Mariya Denysenko: It's just how it works. 

GabyV: That's amazing. So now that you're working in Germany, I'm assuming you speak German most of the time. How do you keep your English fresh? Are you still doing the same things or you had to change up the strategy a little bit?

Mariya Denysenko: So first of all, I speak English was my Salvadorian boyfriend. And this is what keeps it also, I wouldn't say it keeps it alive, but it definitely keeps me on track because if you are studying in Germany and you only take German courses, it's quite dominating the German language and it kicks out all your other languages pretty fast.

So I'm happy that I get a chance to work and to practice still every day with my boyfriend. Actually with a lot of friends who are Germans we still talk [in] English a lot of the time. As I'm also based in Frankfurt, it's a very international city and a lot of people speak in English. So it's never been a problem to find someone to talk to in English.

But sometimes it can get very confusing especially after a day full of business-related meetings in German and then you come from a university where everything is a very like on a meta level, very scientific, and vocaulary that no one uses in a daily life. And you would just come and say some very weird stuff and people will be like, 

'Why are you talking as if you were someone from a novel by Jane Austin?'

So we have to be balanced.

GabyV: Yeah, That's true. Nobody really uses collegiate level language in any language in real life anymore. We don't talk like that as much.

Mariya Denysenko: Yeah. Sometimes I think it's quite cool to be able to use it. But on the other hand, it's the old English that not even the native speakers would understand. As much as I like this whole challenging process where you have to see it and Google it up in the Oxford dictionary and so on it's still something that is more for the literature and for writings, for your essays and so on, but not very common in daily life.

GabyV: That's true. 

Mariya Denysenko: Yeah, actually English is the main language we use at home as well. So we talk about everything in English.

GabyV: Okay. Cool. So that's the language that unites you two. I like that.

Mariya Denysenko: Yeah. Talking about the basics. I tried to learn Spanish a little bit better. I used to go to language courses. But then somehow I lost the track of it because of coming back to Germany and working in a completely German environment, it was hard to keep up with the Spanish.

And as Nelson, is for El Salvador, I was always asking him, 

'Hey, can we start talking just in Spanish for about, you know, at least five minutes a day? Just to have this small chat. Like how was your day and all of that very down to earth stuff, nothing fancy, nothing complicated.'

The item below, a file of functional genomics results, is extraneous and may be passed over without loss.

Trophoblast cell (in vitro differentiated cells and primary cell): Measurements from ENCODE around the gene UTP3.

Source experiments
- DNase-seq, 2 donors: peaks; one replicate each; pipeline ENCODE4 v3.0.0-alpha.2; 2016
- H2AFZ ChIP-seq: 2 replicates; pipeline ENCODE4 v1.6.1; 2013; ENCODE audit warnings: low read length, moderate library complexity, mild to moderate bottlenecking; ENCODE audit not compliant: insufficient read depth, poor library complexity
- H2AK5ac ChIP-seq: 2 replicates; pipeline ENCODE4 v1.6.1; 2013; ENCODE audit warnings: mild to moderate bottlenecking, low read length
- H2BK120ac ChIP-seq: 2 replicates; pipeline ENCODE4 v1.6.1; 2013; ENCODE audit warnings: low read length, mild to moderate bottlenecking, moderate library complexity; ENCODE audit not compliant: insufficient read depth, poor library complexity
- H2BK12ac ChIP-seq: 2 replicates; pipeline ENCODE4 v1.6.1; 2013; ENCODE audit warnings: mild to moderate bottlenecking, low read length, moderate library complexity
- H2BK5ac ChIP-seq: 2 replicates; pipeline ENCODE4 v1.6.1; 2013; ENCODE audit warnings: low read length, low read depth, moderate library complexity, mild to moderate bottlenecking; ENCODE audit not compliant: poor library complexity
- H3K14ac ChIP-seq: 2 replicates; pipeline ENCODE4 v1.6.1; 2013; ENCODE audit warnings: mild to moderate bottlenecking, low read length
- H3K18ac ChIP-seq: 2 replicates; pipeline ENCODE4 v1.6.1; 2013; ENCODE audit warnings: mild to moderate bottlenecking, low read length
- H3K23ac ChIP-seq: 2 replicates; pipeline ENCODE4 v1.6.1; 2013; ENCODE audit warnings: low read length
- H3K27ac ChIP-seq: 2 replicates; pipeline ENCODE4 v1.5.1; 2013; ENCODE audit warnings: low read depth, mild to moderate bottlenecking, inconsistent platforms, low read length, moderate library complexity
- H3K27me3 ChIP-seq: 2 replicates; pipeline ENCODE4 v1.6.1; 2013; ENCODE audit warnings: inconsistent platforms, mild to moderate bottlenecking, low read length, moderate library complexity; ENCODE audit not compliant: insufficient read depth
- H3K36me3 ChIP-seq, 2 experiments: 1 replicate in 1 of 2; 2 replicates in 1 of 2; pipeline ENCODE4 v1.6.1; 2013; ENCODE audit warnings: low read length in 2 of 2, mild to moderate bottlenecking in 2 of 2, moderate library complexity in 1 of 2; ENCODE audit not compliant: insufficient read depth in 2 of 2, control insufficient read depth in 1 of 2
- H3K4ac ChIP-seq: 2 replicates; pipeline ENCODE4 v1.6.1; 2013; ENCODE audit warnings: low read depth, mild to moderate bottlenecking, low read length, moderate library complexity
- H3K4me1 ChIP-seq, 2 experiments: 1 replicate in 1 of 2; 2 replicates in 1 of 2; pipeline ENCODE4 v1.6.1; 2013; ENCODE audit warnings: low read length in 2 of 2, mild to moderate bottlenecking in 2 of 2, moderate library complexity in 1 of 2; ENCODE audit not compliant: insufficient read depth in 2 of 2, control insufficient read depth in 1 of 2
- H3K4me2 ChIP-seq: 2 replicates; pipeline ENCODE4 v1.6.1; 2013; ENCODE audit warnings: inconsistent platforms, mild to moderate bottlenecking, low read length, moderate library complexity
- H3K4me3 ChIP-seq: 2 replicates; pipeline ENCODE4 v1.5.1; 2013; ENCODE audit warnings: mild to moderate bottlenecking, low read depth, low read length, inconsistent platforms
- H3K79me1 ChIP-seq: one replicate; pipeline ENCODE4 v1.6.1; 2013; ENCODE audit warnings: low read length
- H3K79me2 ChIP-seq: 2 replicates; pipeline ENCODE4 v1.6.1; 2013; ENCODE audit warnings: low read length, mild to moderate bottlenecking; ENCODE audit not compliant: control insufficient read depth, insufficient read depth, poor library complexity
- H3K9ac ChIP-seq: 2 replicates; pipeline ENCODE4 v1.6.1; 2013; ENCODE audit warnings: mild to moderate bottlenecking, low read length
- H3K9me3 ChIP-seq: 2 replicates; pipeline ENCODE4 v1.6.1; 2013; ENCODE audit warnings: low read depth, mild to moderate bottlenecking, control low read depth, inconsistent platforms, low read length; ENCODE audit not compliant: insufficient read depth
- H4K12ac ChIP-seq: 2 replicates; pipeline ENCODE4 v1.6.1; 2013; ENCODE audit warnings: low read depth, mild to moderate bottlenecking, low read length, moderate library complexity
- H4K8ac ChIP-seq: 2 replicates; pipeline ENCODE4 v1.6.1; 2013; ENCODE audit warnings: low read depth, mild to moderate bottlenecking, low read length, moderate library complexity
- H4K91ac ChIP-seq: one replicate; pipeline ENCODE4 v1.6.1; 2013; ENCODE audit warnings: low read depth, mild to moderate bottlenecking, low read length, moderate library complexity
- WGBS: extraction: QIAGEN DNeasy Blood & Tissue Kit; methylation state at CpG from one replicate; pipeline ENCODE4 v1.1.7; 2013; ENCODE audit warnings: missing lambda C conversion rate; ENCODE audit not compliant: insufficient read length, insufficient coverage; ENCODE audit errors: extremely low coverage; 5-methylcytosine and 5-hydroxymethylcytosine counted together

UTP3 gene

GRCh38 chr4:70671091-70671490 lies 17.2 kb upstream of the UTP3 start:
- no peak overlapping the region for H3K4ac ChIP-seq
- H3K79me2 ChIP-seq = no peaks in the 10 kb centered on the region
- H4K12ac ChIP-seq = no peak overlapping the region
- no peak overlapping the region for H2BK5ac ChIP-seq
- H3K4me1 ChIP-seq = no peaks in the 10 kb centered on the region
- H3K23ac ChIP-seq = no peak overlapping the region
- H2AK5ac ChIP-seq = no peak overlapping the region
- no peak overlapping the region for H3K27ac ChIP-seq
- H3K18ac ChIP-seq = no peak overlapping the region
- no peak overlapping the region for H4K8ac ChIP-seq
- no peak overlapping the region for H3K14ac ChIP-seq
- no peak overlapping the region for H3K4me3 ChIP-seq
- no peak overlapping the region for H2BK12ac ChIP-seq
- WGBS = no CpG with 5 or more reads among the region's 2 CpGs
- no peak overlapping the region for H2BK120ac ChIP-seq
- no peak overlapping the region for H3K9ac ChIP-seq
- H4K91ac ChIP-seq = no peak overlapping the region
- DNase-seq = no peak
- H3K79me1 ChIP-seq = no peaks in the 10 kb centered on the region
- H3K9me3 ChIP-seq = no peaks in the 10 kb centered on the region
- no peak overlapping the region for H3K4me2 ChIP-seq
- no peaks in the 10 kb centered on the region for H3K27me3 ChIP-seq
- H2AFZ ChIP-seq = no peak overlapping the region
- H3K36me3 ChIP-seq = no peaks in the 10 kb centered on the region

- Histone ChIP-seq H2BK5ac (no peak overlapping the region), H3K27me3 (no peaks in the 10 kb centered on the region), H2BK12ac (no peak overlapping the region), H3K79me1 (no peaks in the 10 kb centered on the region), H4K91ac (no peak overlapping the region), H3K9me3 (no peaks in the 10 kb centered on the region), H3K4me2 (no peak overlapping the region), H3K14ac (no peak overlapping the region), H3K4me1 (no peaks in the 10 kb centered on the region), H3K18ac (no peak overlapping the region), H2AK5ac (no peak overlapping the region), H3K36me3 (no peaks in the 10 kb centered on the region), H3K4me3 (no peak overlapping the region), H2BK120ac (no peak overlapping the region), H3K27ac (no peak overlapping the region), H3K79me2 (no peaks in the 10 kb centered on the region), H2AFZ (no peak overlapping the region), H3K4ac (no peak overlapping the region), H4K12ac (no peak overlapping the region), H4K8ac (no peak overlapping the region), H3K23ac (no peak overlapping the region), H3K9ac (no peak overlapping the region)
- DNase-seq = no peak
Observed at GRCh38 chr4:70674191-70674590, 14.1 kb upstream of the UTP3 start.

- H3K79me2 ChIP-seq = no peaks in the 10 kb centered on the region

But it also didn't work out because we're just too used to talking in English and it would bring some constraints or it would slow up the process. So we have to come to resolutions fast and in Spanish it would not be possible for now.

GabyV: have a suggestion for that, if I may.

Mariya Denysenko: Yeah, sure.

GabyV: I know I have the same thing with my husband because we both speak English at home most of the time, but he speaks an East African language. So sometimes he's not here, I will listen to the news in his language. So I can hear some of the words and then I might take some notes, write a few sentences or 

'Oh, I heard this word. I have no idea what that means. I need to look that up.'

So that helps me to keep improving my vocabulary.

Mariya Denysenko: Yeah, totally. Also podcasts are great assets for that. I used to listen to one on a regular basis for one year and it was great. But then soon as you just switch your routine and your structure and you don't make a commitment. It's gone very fast, right?

The language, if you don't listen to it, both the passive and the active understanding, I would say.

GabyV: Yeah, it's true. How long was your session?

Mariya Denysenko: I would say a max of thirty minutes, because this is my limit after and hard working day, the limit of concentration I'm still able to deliver, and I would listen to a podcast, not about very sophisticated grammar or something else, but rather down to earth people engaging in very simple conversations.

Conversations that happens on a scale that I can relate to, like someone sitting outside, ordering a coffee and having a little chat with their neighbor, for example, or listening to adventures of a student who was an exchange student and tries to learn Spanish in that environment.

Something you can relate to from the vocabulary as well, right? Not diving into a completely new topic. The odds of me understanding that would be very low and it's counterproductive and you come out after the session quite depressed and devastated because you didn't get a thing, but it's not because you are stupid or so, but because you just chose a level that is not out of your league, but the levels that you haven't reached yet.